Suicide risk reduced by 73% in transgender and non-binary youth with gender-affirming care
Transgender and non-binary youth have particularly high rates of poor mental health outcomes compared to their cisgender counterparts. According to the investigators, these disparities are likely a consequence of social rejection, lack of parental support, bullying and discrimination.
Several sources of previously published research found that gender-affirming medical interventions were helpful in improving the quality of life of transgender and non-binary youth by decreasing rates of long-term adverse mental health effects.
However, despite the existing evidence, legislation criminalizing and subsequently limiting access to gender-affirming medical care for minors is on the rise across the country. A team of researchers, led by Diana Tordoff, MPH, Department of Epidemiology, University of Washington, examined mental health changes in young people after receiving such care.
The impact of gender-affirming care
Investigators said previous data showed that gender-affirming hormones (GAHs), puberty blockers (PB) and gender-affirming surgeries were independently found to be associated with a reduction in depression, anxiety and other adverse mental health effects.
Puberty blockers given during puberty may actually reduce the risk of suicide in this population. A decrease in the lifetime incidence of suicidal ideation has also been found in adults who had access to puberty blockers during adolescence.
Investigators wanted to better understand the effect of gender-affirming care on mental health immediately after care begins.
“Given the high risk of suicide among [transgender and nonbinary] adolescents, there is an urgent need to better characterize mental health trends for TNB youth at the start of gender-affirming care,” the investigators wrote.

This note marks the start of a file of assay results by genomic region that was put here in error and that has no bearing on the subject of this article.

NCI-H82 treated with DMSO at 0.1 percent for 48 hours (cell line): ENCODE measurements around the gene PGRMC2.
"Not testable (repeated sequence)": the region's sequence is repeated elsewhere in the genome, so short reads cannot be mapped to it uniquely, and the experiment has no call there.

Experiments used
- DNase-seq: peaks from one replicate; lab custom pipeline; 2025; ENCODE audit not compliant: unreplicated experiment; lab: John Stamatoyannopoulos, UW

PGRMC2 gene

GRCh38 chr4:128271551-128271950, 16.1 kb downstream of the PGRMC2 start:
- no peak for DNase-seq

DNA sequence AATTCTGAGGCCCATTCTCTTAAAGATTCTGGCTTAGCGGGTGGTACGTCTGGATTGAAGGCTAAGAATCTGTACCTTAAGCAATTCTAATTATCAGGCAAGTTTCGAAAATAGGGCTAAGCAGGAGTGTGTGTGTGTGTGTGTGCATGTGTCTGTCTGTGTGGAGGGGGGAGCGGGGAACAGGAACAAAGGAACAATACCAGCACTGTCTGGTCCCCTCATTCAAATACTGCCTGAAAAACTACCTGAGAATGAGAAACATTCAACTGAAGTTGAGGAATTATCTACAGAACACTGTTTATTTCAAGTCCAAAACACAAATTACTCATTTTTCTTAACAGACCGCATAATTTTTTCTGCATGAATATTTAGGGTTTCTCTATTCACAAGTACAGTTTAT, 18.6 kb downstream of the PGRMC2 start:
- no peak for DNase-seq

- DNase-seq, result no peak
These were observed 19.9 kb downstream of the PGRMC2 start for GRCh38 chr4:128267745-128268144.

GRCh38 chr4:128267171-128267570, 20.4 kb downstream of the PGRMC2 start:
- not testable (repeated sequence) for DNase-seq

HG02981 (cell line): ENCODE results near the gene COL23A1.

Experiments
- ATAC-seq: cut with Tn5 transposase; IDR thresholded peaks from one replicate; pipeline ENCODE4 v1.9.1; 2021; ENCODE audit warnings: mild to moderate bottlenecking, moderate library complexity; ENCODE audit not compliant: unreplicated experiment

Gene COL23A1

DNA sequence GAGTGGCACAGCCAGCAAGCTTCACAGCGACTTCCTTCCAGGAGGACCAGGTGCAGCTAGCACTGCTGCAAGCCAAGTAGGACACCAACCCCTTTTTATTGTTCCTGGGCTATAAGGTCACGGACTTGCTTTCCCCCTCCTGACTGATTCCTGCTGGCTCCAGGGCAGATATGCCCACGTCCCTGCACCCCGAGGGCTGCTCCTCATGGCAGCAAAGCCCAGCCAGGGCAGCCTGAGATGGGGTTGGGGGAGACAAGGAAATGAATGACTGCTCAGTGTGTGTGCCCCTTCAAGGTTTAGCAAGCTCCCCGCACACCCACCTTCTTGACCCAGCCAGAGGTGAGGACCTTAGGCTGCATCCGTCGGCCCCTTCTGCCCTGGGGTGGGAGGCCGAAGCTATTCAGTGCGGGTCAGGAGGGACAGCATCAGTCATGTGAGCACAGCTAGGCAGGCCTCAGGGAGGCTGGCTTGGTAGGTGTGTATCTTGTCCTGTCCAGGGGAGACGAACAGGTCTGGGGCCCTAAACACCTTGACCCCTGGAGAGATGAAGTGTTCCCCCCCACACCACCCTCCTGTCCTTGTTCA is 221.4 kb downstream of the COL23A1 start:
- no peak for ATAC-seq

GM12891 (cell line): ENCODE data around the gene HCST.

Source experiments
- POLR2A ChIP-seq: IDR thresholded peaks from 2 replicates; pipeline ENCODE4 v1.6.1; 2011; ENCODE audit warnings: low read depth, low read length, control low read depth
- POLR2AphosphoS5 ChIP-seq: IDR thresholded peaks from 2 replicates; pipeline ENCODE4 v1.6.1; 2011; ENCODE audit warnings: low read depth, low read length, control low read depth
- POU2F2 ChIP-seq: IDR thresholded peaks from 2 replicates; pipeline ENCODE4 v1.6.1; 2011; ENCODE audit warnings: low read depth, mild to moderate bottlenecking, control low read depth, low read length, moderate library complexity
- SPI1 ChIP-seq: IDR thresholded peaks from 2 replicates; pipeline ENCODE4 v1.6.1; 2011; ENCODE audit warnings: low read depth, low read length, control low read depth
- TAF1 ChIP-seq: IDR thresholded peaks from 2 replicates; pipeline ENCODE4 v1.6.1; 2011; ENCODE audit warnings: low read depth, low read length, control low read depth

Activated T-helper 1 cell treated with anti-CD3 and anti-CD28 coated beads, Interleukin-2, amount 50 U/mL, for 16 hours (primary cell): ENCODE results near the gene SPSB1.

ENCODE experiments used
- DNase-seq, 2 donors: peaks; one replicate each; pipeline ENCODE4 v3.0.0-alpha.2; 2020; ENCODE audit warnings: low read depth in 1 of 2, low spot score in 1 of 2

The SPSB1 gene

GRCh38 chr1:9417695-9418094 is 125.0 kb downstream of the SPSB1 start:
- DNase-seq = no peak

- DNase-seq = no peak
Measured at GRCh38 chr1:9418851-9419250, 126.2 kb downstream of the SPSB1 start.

Understanding transgender and non-binary youth
A prospective observational cohort study was performed to examine transgender and non-binary youth who sought care at the Seattle Children’s Gender Clinic, an urban multidisciplinary gender clinic. Investigators assessed changes in mental health during the first year of receiving puberty blockers and/or gender-affirming hormones to see if they impacted depression, anxiety and /or suicidality.
Primary outcomes were measured using the Patient Health Questionnaire 9-item (PHQ-9) and Generalized Anxiety Disorder 7-item (GAD-7) scales. Generalized estimating equations were used to assess change from baseline in each outcome at 3, 6, and 12 months of follow-up.
Of the 104 young people (13-20 years old) who participated, 63 were transmasculine individuals (60.6%), 27 transfeminine individuals (26%), 10 non-binary or gender fluid individuals (9.6%), and 4 individuals who did not know or did not answer the question on gender identity (3.8%).
At baseline, more than half of the people (56.7%) suffered from moderate to severe depression and exactly half suffered from moderate to severe anxiety. Self-harm or suicidal thoughts were reported by 45 people (43.3%).
Anti-transgender legislation can have negative consequences for these young people
At the end of the 12-month follow-up study, 69 people (66.3%) had received PBs, HAGs, or both. 35 youth had received none of the interventions (33.7%). Although no association was found between these interventions and anxiety (adjusted odds ratio, 1.01; 95% CI, 0.41, 2.51), the researchers found promising results.
With adjustment for time trends and potential co-founders, individuals were 60% less likely to experience depression (aOR, 0.40; 95% CI, 0.17-0.95) and 73% less likely to be suicidal (aOR, 0.27; 95% CI, 0.11-0.65) compared to youth who did not receive gender affirmation interventions.
In the conclusion, the investigators focused on the need to address anti-transgender legislation and the additional need for medical systems and insurance providers to reduce barriers and expand access to gender-affirming care. .
“The associations most [adjusted odds ratio] were with decreased suicidality, which is important given the mental health disparities experienced by this population, particularly high levels of self-harm and suicide,” the investigators wrote. “Our findings have important policy implications, suggesting that the recent wave of legislation restricting access to gender-affirming care may have significant negative effects on the well-being of [transgender and nonbinary] youth.”